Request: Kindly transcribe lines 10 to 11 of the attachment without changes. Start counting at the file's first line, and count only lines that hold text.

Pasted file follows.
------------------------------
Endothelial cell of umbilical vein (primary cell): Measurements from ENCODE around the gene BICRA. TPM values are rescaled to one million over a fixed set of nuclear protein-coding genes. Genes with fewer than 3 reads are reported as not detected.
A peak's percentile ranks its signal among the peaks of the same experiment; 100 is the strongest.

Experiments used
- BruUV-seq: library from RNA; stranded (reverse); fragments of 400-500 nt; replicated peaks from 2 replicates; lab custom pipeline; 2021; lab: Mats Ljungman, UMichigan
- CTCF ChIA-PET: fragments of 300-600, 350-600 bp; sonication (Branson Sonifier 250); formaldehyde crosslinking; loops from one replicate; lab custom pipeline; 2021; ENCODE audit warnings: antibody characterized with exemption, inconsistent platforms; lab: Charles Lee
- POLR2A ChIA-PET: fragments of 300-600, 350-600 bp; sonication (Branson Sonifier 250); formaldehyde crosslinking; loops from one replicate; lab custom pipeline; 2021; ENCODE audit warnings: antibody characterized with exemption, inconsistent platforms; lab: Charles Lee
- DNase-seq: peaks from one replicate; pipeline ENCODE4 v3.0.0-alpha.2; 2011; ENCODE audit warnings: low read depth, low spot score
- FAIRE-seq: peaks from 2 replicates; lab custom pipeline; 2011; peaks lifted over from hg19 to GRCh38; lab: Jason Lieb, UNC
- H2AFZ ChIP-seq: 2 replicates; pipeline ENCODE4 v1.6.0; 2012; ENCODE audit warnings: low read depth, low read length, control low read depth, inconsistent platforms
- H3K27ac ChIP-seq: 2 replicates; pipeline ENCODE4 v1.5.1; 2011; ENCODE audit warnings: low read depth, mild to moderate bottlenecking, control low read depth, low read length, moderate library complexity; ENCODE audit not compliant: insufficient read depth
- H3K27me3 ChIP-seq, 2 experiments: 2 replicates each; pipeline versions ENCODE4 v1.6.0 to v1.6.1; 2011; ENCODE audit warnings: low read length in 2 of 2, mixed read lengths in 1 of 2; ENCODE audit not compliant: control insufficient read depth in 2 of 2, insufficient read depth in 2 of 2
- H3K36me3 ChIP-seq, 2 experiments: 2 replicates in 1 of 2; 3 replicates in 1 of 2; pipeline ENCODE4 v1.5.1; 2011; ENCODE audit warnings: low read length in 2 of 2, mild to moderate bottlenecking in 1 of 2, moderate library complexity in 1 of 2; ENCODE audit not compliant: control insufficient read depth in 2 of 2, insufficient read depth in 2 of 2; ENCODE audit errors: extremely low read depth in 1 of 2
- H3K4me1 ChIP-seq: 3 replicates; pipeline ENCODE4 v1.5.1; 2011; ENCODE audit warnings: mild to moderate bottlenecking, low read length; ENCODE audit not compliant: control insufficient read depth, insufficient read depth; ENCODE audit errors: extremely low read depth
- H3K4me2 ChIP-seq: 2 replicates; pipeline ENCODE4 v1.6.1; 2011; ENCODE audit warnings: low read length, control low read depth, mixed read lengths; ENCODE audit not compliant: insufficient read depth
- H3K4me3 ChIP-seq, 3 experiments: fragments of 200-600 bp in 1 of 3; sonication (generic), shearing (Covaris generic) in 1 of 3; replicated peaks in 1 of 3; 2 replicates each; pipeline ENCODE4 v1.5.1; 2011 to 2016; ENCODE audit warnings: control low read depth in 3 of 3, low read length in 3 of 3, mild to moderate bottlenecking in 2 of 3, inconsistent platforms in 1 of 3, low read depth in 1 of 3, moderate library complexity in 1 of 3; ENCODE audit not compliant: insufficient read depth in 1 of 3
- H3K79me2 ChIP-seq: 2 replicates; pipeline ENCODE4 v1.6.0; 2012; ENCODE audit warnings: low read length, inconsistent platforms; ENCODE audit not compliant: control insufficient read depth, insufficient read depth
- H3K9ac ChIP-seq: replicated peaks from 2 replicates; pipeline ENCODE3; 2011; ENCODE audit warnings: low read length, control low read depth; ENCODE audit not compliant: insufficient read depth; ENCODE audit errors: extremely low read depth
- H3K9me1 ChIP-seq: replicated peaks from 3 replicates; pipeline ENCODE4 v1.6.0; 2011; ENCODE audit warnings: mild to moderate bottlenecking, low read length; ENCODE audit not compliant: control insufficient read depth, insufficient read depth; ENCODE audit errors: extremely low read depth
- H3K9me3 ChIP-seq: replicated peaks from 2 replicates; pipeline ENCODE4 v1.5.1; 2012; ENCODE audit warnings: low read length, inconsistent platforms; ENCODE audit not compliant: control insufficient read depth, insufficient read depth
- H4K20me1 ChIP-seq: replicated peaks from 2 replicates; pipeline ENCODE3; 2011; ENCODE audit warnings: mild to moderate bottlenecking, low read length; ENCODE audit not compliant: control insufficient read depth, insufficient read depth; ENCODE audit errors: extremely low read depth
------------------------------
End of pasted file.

- H3K27ac ChIP-seq: 2 replicates; pipeline ENCODE4 v1.5.1; 2011; ENCODE audit warnings: low read depth, mild to moderate bottlenecking, control low read depth, low read length, moderate library complexity; ENCODE audit not compliant: insufficient read depth
- H3K27me3 ChIP-seq, 2 experiments: 2 replicates each; pipeline versions ENCODE4 v1.6.0 to v1.6.1; 2011; ENCODE audit warnings: low read length in 2 of 2, mixed read lengths in 1 of 2; ENCODE audit not compliant: control insufficient read depth in 2 of 2, insufficient read depth in 2 of 2